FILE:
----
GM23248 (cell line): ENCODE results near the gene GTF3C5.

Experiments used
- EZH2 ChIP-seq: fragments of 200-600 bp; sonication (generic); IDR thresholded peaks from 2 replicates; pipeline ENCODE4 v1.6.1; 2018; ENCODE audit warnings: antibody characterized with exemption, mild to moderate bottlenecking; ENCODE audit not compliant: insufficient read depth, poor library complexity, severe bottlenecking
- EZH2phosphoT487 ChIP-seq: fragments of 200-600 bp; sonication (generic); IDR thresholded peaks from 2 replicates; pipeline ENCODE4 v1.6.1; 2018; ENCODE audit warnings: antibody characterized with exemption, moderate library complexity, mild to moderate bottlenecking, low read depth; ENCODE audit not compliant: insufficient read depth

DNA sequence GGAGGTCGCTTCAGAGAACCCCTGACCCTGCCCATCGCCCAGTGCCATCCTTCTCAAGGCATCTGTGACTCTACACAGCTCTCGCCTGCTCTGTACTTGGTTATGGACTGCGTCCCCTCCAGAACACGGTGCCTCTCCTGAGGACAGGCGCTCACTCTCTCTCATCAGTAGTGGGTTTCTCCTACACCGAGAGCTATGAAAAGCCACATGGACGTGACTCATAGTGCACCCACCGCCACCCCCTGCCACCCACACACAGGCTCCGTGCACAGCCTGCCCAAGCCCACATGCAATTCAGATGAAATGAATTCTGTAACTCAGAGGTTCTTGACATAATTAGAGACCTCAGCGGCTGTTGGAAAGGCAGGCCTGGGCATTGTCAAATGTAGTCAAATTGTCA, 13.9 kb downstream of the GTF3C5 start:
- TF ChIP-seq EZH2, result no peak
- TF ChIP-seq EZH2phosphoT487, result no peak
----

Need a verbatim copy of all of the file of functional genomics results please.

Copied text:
GM23248 (cell line): ENCODE results near the gene GTF3C5.

Experiments used
- EZH2 ChIP-seq: fragments of 200-600 bp; sonication (generic); IDR thresholded peaks from 2 replicates; pipeline ENCODE4 v1.6.1; 2018; ENCODE audit warnings: antibody characterized with exemption, mild to moderate bottlenecking; ENCODE audit not compliant: insufficient read depth, poor library complexity, severe bottlenecking
- EZH2phosphoT487 ChIP-seq: fragments of 200-600 bp; sonication (generic); IDR thresholded peaks from 2 replicates; pipeline ENCODE4 v1.6.1; 2018; ENCODE audit warnings: antibody characterized with exemption, moderate library complexity, mild to moderate bottlenecking, low read depth; ENCODE audit not compliant: insufficient read depth

DNA sequence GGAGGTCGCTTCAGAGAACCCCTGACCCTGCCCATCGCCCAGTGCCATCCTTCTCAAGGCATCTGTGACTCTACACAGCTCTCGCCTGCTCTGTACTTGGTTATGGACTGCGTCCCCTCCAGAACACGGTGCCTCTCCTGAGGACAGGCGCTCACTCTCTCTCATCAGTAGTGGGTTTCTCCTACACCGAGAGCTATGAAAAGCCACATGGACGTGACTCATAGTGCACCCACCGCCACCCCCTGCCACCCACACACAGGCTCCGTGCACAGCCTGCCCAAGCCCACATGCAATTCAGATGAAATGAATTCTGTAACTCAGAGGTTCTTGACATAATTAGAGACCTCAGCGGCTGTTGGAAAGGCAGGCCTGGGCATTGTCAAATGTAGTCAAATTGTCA, 13.9 kb downstream of the GTF3C5 start:
- TF ChIP-seq EZH2, result no peak
- TF ChIP-seq EZH2phosphoT487, result no peak